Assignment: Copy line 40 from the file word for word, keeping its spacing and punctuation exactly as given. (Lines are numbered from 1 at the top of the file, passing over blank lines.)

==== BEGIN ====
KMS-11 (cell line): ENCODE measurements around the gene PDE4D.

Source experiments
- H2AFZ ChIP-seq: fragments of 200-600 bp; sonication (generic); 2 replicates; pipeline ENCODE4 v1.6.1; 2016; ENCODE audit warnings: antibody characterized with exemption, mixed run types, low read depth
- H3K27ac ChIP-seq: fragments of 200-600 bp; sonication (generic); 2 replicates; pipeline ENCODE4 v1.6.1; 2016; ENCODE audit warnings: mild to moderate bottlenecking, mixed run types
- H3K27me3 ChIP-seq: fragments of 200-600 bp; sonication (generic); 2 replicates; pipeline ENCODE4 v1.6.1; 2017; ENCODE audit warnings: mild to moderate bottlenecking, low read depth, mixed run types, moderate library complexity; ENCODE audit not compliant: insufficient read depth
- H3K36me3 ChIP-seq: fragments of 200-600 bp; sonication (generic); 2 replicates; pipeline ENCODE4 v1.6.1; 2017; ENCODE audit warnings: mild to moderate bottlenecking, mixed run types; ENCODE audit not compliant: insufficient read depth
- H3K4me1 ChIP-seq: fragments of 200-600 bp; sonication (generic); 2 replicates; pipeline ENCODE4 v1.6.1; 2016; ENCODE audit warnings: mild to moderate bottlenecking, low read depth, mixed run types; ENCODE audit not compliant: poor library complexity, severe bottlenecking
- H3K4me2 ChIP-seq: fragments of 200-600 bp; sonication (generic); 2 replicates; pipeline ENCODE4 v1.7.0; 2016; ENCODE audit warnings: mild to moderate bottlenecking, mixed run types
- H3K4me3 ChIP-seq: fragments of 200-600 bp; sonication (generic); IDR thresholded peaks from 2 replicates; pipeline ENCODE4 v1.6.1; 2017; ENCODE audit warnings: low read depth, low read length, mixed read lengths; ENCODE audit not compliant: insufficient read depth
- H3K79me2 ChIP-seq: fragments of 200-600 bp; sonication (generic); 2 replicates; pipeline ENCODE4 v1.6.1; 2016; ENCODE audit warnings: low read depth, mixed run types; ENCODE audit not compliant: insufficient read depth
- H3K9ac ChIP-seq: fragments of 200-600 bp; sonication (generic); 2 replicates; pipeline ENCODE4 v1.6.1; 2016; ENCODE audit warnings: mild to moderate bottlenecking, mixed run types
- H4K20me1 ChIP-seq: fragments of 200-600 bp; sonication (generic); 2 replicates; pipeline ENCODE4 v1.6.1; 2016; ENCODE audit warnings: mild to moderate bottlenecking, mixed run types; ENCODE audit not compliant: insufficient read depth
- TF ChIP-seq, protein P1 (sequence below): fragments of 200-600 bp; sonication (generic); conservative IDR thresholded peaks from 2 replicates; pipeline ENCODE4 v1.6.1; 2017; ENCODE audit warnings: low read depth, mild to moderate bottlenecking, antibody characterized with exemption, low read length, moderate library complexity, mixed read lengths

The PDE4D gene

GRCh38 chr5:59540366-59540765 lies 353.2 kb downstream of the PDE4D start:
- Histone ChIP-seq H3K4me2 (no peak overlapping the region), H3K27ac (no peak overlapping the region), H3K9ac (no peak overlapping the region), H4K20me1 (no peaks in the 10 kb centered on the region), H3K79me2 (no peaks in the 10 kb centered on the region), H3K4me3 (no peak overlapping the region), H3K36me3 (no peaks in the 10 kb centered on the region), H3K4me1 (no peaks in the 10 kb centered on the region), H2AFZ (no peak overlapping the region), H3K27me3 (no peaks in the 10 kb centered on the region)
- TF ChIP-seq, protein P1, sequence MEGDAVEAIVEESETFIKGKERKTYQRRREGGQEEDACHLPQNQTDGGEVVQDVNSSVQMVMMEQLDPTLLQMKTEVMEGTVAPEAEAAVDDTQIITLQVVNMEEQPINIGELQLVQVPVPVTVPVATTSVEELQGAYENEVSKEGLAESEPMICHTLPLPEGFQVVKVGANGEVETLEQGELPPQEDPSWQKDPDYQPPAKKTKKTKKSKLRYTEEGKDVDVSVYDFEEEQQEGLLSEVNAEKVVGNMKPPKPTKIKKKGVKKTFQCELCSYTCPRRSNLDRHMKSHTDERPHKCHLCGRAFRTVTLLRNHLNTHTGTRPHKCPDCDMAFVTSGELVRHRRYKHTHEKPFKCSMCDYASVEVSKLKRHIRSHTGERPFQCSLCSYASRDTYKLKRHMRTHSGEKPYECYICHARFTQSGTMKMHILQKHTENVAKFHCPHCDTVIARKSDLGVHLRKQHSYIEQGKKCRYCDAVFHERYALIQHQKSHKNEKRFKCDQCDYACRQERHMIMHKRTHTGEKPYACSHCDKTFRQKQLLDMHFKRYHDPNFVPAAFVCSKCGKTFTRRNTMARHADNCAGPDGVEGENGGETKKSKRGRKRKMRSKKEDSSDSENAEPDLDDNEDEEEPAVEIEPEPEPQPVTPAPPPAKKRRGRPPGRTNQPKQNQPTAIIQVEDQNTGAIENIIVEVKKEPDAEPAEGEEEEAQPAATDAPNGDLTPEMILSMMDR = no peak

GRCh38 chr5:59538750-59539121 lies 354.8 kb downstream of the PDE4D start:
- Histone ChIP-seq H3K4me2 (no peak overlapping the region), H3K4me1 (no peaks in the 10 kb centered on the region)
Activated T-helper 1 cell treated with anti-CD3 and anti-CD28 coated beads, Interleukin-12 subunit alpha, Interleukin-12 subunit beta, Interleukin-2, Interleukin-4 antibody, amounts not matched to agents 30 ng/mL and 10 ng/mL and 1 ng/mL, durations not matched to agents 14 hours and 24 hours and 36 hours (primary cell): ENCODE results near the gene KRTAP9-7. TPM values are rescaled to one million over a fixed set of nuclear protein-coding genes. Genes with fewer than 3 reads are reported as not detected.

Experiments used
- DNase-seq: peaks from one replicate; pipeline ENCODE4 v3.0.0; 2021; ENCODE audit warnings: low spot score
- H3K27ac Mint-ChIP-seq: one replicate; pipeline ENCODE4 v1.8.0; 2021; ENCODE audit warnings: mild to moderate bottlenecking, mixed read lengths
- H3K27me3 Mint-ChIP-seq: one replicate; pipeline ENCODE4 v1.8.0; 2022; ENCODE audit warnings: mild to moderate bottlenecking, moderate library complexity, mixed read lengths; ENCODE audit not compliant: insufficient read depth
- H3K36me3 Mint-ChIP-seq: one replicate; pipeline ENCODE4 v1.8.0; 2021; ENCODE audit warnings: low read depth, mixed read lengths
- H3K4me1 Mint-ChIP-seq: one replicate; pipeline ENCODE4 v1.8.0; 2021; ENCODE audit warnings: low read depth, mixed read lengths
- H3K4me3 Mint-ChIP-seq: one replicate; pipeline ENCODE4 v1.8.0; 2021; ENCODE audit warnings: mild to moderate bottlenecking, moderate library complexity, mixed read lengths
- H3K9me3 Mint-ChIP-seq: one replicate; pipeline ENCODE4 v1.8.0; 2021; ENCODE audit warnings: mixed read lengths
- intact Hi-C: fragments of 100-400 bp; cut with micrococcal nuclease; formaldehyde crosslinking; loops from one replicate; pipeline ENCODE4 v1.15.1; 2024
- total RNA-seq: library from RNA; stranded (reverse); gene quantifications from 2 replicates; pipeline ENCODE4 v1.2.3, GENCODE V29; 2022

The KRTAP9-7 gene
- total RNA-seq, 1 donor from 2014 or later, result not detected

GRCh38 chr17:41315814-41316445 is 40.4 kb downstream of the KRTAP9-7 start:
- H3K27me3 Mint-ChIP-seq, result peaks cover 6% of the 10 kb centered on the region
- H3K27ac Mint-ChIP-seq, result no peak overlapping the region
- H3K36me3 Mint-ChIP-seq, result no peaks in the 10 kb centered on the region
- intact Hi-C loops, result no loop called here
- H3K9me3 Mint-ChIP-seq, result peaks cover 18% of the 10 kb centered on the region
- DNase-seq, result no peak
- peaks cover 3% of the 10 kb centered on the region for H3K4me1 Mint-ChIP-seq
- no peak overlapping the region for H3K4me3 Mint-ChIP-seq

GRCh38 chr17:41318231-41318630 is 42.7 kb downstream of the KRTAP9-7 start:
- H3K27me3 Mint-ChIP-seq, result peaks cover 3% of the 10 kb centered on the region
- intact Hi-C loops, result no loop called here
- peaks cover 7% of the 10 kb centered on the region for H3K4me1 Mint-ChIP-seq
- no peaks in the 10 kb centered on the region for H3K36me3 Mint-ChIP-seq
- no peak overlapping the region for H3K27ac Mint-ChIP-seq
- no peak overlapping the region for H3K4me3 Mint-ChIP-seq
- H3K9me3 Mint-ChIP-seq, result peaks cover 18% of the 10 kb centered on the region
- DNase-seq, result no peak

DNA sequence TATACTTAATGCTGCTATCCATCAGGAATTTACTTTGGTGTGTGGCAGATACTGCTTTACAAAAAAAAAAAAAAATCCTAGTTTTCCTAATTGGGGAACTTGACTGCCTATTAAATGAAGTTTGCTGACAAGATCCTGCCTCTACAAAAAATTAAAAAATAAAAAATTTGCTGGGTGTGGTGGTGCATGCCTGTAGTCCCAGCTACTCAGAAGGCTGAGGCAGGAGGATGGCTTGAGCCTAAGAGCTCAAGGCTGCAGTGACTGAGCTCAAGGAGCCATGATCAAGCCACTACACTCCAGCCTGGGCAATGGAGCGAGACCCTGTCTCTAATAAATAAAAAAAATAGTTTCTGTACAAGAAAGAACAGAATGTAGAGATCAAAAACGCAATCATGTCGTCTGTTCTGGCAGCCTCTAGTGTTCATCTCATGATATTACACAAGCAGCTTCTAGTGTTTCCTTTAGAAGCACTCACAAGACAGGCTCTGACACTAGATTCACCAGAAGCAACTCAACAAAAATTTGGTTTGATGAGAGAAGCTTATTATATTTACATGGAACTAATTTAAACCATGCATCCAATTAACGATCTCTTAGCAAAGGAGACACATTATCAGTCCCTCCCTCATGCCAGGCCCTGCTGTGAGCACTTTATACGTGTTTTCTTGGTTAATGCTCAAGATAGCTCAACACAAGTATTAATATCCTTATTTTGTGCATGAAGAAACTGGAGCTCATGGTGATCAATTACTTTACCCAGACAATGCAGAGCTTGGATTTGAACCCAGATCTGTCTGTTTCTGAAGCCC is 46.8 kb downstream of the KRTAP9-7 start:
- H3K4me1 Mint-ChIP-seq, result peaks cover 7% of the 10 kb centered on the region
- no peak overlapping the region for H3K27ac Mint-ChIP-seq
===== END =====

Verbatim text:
- peaks cover 3% of the 10 kb centered on the region for H3K4me1 Mint-ChIP-seq